my advice to the young men who wrote to me, those holed up in college
libraries clutching Mises and Rothbard to their furrowed brow, is
to take stock of where you are and what college is really about.
Think about what position you are in. 

A recent blog
post by Lew Rockwell sums up that position perfectly — "as
I walked on a university campus this morning…the girl-boy ratio
was overwhelmingly girl." Haven’t you watched Animal House?
What in God’s name are you doing in the library? Who the hell goes
to college to learn anything? Understood properly, America's
college system is not a haven of learning; it is a four-year party
with the background noise provided by tenured hacks giving their
interpretations of foolish utopian schemes culled from other long-dead
hacks.

In college
happy hour is every hour, so remember to ignore your professors
and let your dog off the leash; it's hunting season. You are there
to network, drink, smoke, and build up the fond, blurry memories
that will allow you in later years to watch a porn movie and reminisce
about when you used to get up to such wondrous madness. Stop
wasting valuable college time reading Mises and Hayek — they'll
be plenty of time for that later — and cease frittering away a once-in-a-lifetime
opportunity.

Book
Burning

It is possible
to store the mind with a million facts and still be entirely uneducated.
~ Alec Bourne

Yet,
while the Ivy Leagues — and all American universities, for that
matter — are like a dark blot on the sun of knowledge, even if everyone
avoided college this would by no means protect society from disaster.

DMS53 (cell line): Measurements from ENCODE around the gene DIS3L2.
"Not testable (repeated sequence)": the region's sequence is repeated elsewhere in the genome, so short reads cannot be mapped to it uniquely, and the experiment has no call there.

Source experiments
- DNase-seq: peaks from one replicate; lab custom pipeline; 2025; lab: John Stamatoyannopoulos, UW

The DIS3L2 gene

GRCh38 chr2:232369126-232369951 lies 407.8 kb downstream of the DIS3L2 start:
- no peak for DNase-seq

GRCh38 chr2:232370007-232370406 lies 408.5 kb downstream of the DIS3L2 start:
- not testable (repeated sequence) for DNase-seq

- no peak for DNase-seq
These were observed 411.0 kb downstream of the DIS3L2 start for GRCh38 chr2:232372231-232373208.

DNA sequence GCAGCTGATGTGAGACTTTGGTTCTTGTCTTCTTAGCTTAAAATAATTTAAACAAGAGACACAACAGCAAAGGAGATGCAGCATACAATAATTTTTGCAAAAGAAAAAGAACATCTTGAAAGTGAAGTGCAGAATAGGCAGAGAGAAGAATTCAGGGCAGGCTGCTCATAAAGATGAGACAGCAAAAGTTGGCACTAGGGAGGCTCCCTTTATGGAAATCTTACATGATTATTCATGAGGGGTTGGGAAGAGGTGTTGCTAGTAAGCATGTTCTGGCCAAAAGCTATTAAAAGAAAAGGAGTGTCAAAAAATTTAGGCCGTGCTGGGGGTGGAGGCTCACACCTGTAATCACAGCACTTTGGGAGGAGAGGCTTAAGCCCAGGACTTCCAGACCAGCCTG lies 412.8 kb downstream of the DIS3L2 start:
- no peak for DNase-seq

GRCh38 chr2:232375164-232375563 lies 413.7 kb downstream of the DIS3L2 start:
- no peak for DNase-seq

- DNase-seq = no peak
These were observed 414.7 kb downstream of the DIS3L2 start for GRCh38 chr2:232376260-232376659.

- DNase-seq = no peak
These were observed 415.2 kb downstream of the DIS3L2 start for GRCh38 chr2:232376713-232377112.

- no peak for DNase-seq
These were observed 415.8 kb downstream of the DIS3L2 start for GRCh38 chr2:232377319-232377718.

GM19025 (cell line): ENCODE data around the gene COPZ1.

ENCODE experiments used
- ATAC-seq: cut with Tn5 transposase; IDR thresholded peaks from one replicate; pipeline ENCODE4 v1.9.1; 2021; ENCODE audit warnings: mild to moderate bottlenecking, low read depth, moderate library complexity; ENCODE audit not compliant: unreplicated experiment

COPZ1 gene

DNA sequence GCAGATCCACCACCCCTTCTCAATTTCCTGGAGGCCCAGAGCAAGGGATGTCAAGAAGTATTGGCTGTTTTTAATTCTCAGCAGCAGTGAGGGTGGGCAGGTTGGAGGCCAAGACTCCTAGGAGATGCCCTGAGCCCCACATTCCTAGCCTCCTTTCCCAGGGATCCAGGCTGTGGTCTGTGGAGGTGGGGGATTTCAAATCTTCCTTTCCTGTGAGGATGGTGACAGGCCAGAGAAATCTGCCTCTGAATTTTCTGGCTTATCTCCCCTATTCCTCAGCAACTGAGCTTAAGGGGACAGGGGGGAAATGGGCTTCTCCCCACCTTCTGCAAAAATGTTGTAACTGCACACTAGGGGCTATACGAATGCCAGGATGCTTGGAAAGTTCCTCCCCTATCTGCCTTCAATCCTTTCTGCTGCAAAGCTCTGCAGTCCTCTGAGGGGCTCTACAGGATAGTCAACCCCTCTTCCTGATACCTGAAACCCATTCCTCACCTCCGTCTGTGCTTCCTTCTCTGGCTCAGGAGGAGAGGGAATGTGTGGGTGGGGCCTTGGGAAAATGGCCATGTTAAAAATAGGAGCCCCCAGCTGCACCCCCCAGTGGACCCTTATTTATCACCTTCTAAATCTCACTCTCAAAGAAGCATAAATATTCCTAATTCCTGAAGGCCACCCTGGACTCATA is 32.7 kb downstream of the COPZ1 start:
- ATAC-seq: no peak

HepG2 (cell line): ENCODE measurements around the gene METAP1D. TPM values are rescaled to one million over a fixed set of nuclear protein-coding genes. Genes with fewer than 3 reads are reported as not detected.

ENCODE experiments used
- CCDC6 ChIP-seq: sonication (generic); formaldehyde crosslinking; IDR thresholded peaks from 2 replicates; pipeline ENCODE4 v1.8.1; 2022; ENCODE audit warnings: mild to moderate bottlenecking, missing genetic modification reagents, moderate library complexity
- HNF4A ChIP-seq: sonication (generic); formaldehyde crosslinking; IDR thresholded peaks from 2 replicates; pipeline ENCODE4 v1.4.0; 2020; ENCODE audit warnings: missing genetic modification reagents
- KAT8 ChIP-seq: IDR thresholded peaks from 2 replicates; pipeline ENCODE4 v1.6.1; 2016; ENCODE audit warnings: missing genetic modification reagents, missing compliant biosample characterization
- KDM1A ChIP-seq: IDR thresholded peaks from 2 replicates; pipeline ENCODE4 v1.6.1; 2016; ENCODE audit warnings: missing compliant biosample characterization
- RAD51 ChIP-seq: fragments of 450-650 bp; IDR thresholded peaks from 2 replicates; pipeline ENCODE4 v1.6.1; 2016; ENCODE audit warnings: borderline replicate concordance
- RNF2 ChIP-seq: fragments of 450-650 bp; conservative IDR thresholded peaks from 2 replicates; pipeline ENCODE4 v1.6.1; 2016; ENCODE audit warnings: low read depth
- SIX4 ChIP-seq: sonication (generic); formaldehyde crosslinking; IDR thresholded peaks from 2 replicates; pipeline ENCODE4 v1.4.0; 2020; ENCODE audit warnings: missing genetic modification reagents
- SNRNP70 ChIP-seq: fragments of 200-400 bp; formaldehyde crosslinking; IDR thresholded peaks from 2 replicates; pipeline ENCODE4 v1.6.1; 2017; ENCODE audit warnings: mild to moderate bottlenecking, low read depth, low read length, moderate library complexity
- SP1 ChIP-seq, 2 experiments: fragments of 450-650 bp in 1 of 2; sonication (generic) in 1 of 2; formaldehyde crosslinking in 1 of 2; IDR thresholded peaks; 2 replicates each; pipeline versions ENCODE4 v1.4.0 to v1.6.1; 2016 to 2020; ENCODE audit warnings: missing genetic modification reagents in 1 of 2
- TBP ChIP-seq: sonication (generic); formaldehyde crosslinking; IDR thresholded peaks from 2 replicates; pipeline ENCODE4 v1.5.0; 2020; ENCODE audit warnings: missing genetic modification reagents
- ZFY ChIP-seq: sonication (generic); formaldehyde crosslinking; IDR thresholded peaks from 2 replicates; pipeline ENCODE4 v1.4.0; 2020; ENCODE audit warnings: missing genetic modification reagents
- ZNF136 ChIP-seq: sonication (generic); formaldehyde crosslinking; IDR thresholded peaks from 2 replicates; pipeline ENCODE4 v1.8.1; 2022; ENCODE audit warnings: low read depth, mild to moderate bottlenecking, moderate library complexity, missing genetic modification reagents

It must be
admitted that a self-educated man can be as much a Hindenburg as
the college man; he too can be encumbered with a favorite crackbrained
theory. Abraham Lincoln, a self-educated one-man wrecking crew of
historic proportion, is the perfect case in point. So I can take
my library and my footnotes and bibliographies and my self-education
and go stuff it.

Therefore,
it would seem that what's best for America, what's best for our
youth in general, is to stay away from books and learning completely.
Like the quip that sex is too good for the common people, the authoritarian
fear that books and ideas are too dangerous for the rabble holds
a lot of credence, as well.

A little
bit of learning is a dangerous thing, and a lot of it is clearly
beyond the bounds of most. We need less college graduates and more
people like Guy Montag from Fahrenheit
451
, burning every book within reach. And when almost everyone's
brain is empty and dull, when calls by our educated elite to invade,
forbid, or regulate will bring forth no response from the dull herd,
when the only utopian crusade the American people can get worked
up for or understand is one where we sit back on the couch, smoke,
and play Madden NFL until the heart's content and the lungs
blacken — when that day comes we can all exhale, because only then
will we will be happy, high, and safe from the mad ravings of the
Ivy League graduate.

March
17, 2009

C.J. Maloney
[send him mail] lives and
works in New York City.